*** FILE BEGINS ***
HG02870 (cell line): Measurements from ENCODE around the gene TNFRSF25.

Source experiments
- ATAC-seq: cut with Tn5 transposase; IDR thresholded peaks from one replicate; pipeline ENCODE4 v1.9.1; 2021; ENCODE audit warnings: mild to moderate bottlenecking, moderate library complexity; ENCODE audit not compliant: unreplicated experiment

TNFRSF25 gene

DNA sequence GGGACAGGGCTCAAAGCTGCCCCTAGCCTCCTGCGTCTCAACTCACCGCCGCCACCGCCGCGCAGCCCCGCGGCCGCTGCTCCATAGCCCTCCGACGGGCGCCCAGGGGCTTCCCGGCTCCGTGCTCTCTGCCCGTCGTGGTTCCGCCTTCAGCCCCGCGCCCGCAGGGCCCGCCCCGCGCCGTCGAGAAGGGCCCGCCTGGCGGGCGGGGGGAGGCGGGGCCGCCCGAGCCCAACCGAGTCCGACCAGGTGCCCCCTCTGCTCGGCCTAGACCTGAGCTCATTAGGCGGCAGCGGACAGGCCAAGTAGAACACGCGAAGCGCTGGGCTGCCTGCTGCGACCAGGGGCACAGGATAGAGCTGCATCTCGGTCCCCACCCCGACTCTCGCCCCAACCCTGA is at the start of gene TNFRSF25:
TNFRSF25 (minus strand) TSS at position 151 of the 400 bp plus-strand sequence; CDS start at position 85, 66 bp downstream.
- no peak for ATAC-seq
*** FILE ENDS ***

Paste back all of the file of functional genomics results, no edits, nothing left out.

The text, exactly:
HG02870 (cell line): Measurements from ENCODE around the gene TNFRSF25.

Source experiments
- ATAC-seq: cut with Tn5 transposase; IDR thresholded peaks from one replicate; pipeline ENCODE4 v1.9.1; 2021; ENCODE audit warnings: mild to moderate bottlenecking, moderate library complexity; ENCODE audit not compliant: unreplicated experiment

TNFRSF25 gene

DNA sequence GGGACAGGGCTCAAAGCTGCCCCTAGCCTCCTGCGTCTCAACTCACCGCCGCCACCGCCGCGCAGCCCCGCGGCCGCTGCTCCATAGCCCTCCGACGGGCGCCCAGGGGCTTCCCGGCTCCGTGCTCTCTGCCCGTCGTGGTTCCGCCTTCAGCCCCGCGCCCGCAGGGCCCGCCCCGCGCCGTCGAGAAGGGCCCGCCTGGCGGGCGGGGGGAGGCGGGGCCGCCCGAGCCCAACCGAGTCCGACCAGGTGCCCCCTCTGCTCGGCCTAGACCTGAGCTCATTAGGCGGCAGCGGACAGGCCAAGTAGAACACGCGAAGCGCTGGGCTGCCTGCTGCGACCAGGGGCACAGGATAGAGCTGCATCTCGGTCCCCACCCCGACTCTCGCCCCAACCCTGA is at the start of gene TNFRSF25:
TNFRSF25 (minus strand) TSS at position 151 of the 400 bp plus-strand sequence; CDS start at position 85, 66 bp downstream.
- no peak for ATAC-seq